One of the most respected and popular of the many incumbents to hold office at St. Cadoc's, Caerleon, was the grandfather of the writer Arthur Machen who of course was himself born Arthur Jones. Before settling in Caerleon the Reverend Daniel Jones M.A., was to be found at St Johns Church in the centre of Cardiff, near the market. Later he was parish priest in Caerleon for almost thirty years until his death on September 29th 1857. The Vicarage that he and his family would have called home was not the stone-built house which we called the Vicarage in recent years i.e. Isca House, the local doctors' premises. Rather it was an earlier, much smaller building which was said to have stood practically in the churchyard. The present building was erected in the 1860s, by which time the Reverend Jones' widow and her daughters were living in 33 High St, the house in which Arthur Machen was born in 1863.

Daniel Jones was descended from a long line of clergymen, the family having originated in Carmarthenshire where they appear in official records from 1750 onwards. His father was one of three brothers who appear to have distinguished themselves in various fields. One was a physician in Finsburg Square and was presumably the head of the line which Machen referred to as the
London Jones cousins. On the chapel front, Hezekiah another brother was known as Y Ffeiriad Coch yr Castleton, the Red Priest of Castleton, from the colour of his beard; Castleton being between Newport and Cardiff. His oratory, at the turn of the eighteenth century, drew crowds from far outside the county and they were said to be moved to tears by his skill with what was known in Wales as the hwyl. He died in 1833 aged about eighty two. His son became Archdeacon of Bangor Cathedral and was known as John Classical Jones (1797 - 1863). In an age where any clergyman would have had a good education in Greek and Latin his scholarship must have been formidable. A brother of our Daniel was the Reverend Judah Jones, onetime Rector of Caerphilly in Glamorgan whilst their father was another Reverend Daniel Jones curate of St Fagans who died in 1821. Daniel Jones of Caerleon had an only son John, born in 1830, who followed in his father's footsteps and read theology at Jesus College, Oxford. After a spell as a curate at Alfreton in Derbyshire he came home to Caerleon when his father died to care for his parishioners and stayed nearby to run the churches of Llandewi Fach and Llandegfedd just north of Caerleon. He died on 20 September 1887 and is buried with his Scottish wife Janet in Llandewi churchyard.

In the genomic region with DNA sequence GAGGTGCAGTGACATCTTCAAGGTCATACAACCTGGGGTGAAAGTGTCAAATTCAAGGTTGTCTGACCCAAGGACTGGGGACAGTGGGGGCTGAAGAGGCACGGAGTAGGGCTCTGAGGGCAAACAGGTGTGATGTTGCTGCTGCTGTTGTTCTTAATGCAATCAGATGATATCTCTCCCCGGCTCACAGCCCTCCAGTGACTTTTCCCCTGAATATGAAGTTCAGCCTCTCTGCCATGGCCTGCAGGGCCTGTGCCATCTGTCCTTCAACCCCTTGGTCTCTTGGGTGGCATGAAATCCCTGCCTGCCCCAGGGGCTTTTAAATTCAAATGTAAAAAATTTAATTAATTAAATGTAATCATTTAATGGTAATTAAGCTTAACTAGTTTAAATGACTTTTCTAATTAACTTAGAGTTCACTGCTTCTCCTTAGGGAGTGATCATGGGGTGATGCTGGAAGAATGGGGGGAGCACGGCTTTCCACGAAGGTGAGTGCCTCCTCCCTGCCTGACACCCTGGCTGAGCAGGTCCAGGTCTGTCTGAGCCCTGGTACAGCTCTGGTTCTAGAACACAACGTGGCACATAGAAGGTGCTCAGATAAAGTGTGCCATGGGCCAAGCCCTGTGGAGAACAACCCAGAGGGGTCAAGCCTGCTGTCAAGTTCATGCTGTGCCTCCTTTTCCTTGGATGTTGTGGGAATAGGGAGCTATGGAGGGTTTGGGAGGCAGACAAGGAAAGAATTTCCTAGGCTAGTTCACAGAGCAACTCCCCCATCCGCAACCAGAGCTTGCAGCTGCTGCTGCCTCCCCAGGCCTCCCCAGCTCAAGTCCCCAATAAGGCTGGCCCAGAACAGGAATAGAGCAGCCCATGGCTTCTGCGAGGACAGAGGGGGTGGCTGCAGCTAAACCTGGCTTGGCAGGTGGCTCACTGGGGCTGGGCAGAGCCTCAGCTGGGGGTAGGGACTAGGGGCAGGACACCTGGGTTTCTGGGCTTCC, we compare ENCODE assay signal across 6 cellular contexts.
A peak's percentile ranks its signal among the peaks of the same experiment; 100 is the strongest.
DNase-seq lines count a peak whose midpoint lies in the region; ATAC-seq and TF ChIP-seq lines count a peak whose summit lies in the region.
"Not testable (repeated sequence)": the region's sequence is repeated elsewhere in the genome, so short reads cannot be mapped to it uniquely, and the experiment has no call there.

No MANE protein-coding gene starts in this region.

Llandewi church
Photograph by Jack Tait.

Apart from his church duties, Daniel Jones was a well known antiquarian and entered into the spirit of life in Roman Caerleon where he was a popular public speaker on matters archaeological and antiquarian. Together with his friend Colonel John Lee of the Priory and others of a like persuasion, he laid the foundations for what we know as the Monmouthshire Antiquarian Association and eventually the Caerleon Museum known to us now as the Legionary Museum of the National Museum of Wales. In the 1850s when the poet Tennyson stayed at the Hanbury Arms to get inspiration for his writing the Vicar called on him and was reported to be a little shocked at the pipe but ready to make allowances for the odd behaviour of creative Bohemians such as this.

Daniel Jones is buried with his wife in the churchyard at St Cadocs. With them are their daughters Anne Ellen Joanna and Maria Collins and their brother Daniel Outrage Jones, the second child and first son, who died aged just ten years. Anne enjoyed painting flowers whilst her sister had a passion for Botany also. It was a mark of the love that Caerleon felt for this man that on the occasion of his relatively early death the death bell at his church tolled sixty two times each and every day between his death and burial, that being the number of years of his life.

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